David Stairs

As the AIGA gears up for its annual conference, I find myself pondering. In a year of magical thinking, like everyone else the AIGA has reinvented its conference schedule for online delivery. If this is just a matter of the new normal, obviously this cannot be an issue. What, then, makes the organization so damned annoying? Actually, I’ve been struggling to figure this out for years.

I used to think it had to do with leadership. Ric Greffé was Executive Director for many years, a polite éminence grise who was always diplomatically defending the AIGA. But, as with many things in life, he was unable or unwilling to address the organization’s foibles. Then came a leadership change in 2016, just as I was attending a DEC event at Bowling Green University in Ohio. This, apparently, was a bit less successful than Ric’s extended tenure as recently, for the second time in five years, the organization has undergone a change at the top.

So, perhaps aiming at a figurehead is the wrong way to go about critiquing an institution. After all, the AIGA is more complicated than that, a membership organization boasting 70 chapters and over 18,000 members. Ah, I did use the “b” word didn’t I, and not unconsciously. Because one of the things that makes the AIGA most irksome is its tendency to brag. After all, it promotes itself as “the professional association for design,” as if in a world of design organizations there were no other.

Let’s ignore that pretense for the moment. There must be something more serious to justify criticism of what many would call a benign if not beneficent institution. Before I can myself be targeted for being perversely self-righteous, let me say that I generally sample a product before I critique it. To this end I have attended AIGA conferences large and small, have posted to its sites, lectured at AIGA regionals, received its emails, and, last year purchased one of its recent publications.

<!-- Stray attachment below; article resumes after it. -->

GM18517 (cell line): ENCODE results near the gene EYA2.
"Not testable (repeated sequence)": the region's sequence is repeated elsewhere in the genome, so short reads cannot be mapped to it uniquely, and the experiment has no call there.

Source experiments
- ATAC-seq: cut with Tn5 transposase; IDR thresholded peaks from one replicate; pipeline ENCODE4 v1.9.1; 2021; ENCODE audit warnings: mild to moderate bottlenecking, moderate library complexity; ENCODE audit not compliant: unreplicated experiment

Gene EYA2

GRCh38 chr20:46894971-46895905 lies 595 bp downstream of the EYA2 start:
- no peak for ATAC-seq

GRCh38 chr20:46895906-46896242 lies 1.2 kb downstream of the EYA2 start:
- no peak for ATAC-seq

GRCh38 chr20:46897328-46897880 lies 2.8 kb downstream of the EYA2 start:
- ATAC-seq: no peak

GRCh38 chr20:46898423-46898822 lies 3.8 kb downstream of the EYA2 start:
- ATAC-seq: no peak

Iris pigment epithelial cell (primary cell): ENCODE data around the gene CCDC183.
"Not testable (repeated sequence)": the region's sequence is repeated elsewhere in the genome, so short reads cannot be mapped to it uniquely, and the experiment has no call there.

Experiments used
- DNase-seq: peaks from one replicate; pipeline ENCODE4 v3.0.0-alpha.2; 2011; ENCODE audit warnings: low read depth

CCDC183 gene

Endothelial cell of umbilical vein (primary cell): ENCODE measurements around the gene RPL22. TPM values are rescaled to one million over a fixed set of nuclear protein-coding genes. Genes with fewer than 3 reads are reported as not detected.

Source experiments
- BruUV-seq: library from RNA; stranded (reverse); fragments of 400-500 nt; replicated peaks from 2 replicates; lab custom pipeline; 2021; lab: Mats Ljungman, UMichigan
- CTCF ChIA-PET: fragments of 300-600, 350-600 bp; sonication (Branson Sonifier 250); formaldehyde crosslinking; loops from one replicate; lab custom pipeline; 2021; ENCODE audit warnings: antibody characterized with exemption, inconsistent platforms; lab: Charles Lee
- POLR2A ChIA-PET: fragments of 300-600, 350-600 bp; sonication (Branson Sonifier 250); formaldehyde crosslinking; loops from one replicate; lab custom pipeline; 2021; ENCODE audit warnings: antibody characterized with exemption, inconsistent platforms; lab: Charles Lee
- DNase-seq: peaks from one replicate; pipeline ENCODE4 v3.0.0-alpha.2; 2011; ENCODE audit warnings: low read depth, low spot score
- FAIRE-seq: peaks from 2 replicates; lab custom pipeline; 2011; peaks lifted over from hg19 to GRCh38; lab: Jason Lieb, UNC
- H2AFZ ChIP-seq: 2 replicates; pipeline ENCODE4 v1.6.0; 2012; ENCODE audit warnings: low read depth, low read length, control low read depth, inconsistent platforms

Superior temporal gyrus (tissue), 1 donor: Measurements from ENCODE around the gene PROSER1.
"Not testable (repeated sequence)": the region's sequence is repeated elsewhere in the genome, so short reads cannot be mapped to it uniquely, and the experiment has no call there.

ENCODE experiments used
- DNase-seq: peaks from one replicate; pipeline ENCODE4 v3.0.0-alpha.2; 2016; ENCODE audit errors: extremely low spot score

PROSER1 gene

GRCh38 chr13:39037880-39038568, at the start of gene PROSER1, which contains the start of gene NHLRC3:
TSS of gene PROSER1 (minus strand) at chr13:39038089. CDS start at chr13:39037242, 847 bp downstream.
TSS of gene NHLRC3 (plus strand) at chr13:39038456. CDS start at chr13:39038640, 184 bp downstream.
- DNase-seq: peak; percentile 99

Big Sister is watching: EOD Utopian issue designed by Na Kim

Eye On Design or, as the editors like to refer to it, EOD is the fancy print version of the gossipy email news log mailed out on request. I generally disregard 85% of what appears in the online version as promotional fluff, but something about the EOD “Utopian” issue caught my eye, and I thought it might be useful in an upcoming class.

It arrived, beautifully printed, securely packaged, sufficiently branded, and, at $20, exorbitantly priced— costing per copy what some periodicals, like The Baffler for instance, now charge for an annual subscription, indicative of a small but fancy press run. I suppose that’s what will eventually make it “collectable.” But for all its die-cut mylar indie chic and editorial razzle-dazzle, even considering that it was largely written, illustrated, edited, and designed by an entirely new generation of young women, it still carried the mark of AIGA original sin. Self-describing as “a decidedly different approach to design journalism,” the product disseminated an air that it serviced beds everywhere, a veritable design-world superstudette.

This cocksure attitude that you are simply the non-plus-ultra must, in some mysterious way, hide a deep-seated insecurity. You simply won’t find anyone working for the AIGA, from executive director down to student intern, who refers to it in anything but the most glowing terms. And AIGA members are among the most devoted evangelists anywhere. For the AIGA plurality is the password to world domination. And EOD #6 tries mightily to manifest a sense of hegemony, from its interview with three young female Muslim publishers in London to the Cyberfeminism Index which closes it out.

I’m certainly not intending this as an attack on women designers. That the majority of graphic design students these days is female can only be to the good in my mind. The class I ordered EOD #6 for was comprised 90% of young women. But the AIGA brand, with its century-long track record of crony excellence, infects even a new feminist generation with an overwhelming air of superiority and self-importance, a hubris that it would be nearly impossible to live up to in anything but an uncritical universe.